EU approves Ofcom’s unbundling plans for BT’s fibre
The European Union has “largely endorsed” Ofcom’s plans to allow virtual unbundling of BT’s fibre lines – with the caveat that full physical unbundling should follow as soon as possible.
Under Ofcom’s plans, rival ISPs would be given wholesale access to BT’s fibre broadband network, but the telecoms giant would be allowed to set the price and choose the hardware used.
BT already offers its competitors such access, which it calls virtual unbundled local access (VULA), rather than allowing them to put their own equipment in exchanges, as is done with current ADSL services.
This interim solution is not a long-term alternative to physical fibre unbundling, which should be imposed as soon as possible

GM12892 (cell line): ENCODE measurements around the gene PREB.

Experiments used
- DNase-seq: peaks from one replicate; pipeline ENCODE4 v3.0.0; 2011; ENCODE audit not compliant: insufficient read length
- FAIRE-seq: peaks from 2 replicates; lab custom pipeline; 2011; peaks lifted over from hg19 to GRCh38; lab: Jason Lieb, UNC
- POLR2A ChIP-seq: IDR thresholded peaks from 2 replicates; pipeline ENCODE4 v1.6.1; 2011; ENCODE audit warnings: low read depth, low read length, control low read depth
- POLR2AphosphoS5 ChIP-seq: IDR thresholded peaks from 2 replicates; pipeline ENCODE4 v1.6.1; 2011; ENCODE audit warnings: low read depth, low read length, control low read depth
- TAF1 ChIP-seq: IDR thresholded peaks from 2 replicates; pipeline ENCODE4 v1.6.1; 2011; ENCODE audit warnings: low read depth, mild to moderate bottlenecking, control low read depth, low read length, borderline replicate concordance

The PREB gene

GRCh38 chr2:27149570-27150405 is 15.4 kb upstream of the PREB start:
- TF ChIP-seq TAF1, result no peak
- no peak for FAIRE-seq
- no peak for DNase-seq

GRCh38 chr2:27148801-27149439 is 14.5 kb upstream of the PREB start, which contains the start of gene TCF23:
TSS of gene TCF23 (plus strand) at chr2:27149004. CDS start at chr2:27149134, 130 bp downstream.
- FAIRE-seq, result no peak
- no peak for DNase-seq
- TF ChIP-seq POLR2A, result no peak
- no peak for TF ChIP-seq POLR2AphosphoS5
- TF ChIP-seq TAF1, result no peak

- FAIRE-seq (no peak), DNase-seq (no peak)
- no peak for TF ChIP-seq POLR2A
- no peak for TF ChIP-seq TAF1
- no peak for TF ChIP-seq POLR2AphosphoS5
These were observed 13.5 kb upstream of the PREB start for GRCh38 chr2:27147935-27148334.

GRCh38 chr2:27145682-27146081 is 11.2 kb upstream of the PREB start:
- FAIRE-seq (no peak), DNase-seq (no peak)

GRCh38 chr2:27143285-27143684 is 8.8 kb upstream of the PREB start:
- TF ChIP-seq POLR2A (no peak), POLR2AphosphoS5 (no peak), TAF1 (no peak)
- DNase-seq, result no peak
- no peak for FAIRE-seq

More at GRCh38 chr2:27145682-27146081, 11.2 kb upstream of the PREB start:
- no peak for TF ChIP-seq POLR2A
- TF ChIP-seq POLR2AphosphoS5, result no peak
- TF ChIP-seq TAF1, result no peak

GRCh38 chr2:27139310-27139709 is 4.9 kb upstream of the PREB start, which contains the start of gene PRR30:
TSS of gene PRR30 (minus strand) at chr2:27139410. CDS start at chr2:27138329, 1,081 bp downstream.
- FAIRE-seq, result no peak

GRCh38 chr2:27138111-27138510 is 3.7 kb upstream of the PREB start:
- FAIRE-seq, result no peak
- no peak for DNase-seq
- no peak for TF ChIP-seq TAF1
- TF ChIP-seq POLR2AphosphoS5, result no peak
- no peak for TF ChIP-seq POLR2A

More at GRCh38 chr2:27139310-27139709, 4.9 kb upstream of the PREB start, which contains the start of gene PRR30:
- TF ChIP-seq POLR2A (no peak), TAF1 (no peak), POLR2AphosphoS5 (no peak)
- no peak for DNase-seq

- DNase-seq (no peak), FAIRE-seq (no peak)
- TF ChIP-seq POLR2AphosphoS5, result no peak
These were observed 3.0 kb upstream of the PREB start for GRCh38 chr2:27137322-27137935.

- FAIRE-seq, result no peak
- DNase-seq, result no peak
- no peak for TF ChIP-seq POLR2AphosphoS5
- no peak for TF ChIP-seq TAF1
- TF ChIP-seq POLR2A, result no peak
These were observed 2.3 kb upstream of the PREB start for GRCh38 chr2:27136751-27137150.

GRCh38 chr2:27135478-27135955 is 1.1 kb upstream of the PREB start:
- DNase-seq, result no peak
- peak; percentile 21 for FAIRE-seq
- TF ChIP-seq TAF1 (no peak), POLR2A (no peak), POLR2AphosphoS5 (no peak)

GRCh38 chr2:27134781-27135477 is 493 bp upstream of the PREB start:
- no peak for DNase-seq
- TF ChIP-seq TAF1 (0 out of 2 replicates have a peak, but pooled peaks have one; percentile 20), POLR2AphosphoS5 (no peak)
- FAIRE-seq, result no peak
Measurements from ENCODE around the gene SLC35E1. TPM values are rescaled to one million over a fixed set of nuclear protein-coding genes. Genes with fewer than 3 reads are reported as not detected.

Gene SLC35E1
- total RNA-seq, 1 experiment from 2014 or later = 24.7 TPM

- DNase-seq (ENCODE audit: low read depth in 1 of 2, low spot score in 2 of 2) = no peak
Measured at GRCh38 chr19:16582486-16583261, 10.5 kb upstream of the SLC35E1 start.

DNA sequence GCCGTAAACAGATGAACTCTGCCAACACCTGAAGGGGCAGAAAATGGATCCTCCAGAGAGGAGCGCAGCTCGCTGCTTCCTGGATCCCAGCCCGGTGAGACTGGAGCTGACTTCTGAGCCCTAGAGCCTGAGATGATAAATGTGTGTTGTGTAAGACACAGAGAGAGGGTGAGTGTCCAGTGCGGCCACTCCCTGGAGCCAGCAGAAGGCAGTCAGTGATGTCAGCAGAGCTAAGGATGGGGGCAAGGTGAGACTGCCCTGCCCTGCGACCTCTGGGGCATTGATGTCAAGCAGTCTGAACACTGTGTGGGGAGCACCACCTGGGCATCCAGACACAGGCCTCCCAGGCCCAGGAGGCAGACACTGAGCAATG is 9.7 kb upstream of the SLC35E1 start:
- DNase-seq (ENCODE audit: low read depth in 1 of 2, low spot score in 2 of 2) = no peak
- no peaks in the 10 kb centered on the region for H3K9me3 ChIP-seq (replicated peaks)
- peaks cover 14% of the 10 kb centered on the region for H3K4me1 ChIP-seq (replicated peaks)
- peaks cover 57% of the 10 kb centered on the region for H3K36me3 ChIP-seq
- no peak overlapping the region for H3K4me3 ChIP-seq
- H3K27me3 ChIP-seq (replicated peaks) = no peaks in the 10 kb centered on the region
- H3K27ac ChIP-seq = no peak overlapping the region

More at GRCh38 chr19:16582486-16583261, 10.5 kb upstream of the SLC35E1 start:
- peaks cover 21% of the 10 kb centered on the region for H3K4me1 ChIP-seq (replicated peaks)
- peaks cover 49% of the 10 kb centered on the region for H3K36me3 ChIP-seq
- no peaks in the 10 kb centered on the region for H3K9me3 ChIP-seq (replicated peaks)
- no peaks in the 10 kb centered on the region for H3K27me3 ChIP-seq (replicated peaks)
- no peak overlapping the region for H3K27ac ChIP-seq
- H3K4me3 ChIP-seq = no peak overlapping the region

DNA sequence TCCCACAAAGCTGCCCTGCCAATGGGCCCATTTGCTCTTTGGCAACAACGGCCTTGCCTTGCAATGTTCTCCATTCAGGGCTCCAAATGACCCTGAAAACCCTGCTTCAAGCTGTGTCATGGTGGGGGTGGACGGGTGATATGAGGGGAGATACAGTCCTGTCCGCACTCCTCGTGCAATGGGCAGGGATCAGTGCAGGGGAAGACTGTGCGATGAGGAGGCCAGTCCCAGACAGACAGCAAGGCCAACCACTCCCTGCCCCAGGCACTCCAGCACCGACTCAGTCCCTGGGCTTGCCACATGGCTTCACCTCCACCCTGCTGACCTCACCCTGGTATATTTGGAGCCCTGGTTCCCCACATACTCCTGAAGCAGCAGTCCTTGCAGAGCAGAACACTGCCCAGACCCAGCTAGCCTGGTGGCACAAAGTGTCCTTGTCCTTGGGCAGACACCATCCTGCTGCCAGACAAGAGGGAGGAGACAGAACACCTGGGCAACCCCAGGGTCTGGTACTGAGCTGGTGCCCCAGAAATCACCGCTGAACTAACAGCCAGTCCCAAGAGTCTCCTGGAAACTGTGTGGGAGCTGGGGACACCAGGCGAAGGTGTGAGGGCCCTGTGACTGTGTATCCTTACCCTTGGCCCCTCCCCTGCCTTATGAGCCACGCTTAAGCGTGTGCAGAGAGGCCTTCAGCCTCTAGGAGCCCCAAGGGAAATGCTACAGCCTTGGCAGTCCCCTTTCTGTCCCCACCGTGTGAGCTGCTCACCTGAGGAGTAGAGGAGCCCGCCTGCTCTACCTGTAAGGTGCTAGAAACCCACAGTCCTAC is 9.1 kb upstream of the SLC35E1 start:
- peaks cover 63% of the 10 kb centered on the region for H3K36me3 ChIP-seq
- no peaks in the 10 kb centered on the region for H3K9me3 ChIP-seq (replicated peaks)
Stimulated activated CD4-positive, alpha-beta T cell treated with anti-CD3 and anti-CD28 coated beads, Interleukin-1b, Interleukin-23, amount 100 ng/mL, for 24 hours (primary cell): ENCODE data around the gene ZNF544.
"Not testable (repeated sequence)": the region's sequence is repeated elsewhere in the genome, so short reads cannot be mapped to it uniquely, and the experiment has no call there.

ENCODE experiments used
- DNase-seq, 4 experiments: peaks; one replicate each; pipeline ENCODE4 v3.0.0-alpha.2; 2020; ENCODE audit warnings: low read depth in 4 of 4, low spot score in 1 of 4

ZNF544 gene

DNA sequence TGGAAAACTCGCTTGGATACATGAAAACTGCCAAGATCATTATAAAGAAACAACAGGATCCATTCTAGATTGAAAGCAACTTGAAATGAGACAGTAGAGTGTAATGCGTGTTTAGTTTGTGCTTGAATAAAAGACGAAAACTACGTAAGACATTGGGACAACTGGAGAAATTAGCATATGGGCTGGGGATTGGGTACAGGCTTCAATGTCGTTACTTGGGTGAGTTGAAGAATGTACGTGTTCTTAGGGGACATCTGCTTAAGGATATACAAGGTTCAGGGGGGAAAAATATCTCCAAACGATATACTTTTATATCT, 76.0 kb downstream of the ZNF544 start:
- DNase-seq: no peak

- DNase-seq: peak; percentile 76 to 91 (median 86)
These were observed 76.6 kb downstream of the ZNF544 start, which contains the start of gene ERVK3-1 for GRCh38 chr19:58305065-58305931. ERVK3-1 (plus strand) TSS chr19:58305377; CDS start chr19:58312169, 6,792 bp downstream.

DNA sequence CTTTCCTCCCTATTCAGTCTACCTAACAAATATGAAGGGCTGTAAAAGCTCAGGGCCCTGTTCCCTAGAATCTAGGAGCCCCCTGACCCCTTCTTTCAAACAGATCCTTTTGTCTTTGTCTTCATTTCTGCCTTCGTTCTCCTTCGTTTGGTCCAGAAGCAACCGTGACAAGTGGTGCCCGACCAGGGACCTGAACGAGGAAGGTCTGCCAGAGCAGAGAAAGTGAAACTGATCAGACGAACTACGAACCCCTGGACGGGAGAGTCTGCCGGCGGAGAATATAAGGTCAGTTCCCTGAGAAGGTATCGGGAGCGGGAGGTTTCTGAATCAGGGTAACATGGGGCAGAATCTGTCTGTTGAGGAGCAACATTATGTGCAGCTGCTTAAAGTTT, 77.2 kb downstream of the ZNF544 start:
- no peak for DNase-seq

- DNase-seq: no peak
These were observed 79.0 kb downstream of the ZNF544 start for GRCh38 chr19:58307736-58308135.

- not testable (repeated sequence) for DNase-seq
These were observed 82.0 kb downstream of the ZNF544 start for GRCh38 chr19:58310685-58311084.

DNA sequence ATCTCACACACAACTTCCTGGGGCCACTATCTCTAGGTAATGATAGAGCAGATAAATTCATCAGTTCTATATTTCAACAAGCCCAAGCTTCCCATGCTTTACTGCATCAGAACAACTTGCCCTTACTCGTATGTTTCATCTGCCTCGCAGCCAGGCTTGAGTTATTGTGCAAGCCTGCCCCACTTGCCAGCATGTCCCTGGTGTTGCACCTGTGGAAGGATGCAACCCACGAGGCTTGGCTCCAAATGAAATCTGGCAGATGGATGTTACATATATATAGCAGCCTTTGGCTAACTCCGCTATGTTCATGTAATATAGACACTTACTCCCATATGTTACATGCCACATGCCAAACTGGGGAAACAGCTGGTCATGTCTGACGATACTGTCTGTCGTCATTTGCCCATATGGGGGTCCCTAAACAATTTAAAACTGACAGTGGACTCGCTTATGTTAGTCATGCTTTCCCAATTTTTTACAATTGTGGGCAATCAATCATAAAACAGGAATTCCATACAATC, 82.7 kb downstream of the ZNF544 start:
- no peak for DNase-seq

While the EC said that virtual unbundling would allow enough innovation and competition between ISPs, it stressed that it was only a temporary, “transitional” measure until full fibre unbundling is technically and economically possible.
“In this specific instance, virtual unbundling seems the best option to safeguard competition and enable consumers to benefit from a wider range of services provided over next-generation fibre infrastructure,” said digital agenda commissioner Neelie Kroes. “However, this interim solution is not a long-term alternative to physical fibre unbundling, which should be imposed as soon as possible.”
The EC explained that “only fibre unbundling will give alternative operators full and direct control over the product they offer to end-users.”
A BT spokeswoman said the existing VULA wholesale product “currently meets the needs of industry,” but wouldn’t comment on how difficult full fibre unbundling might be.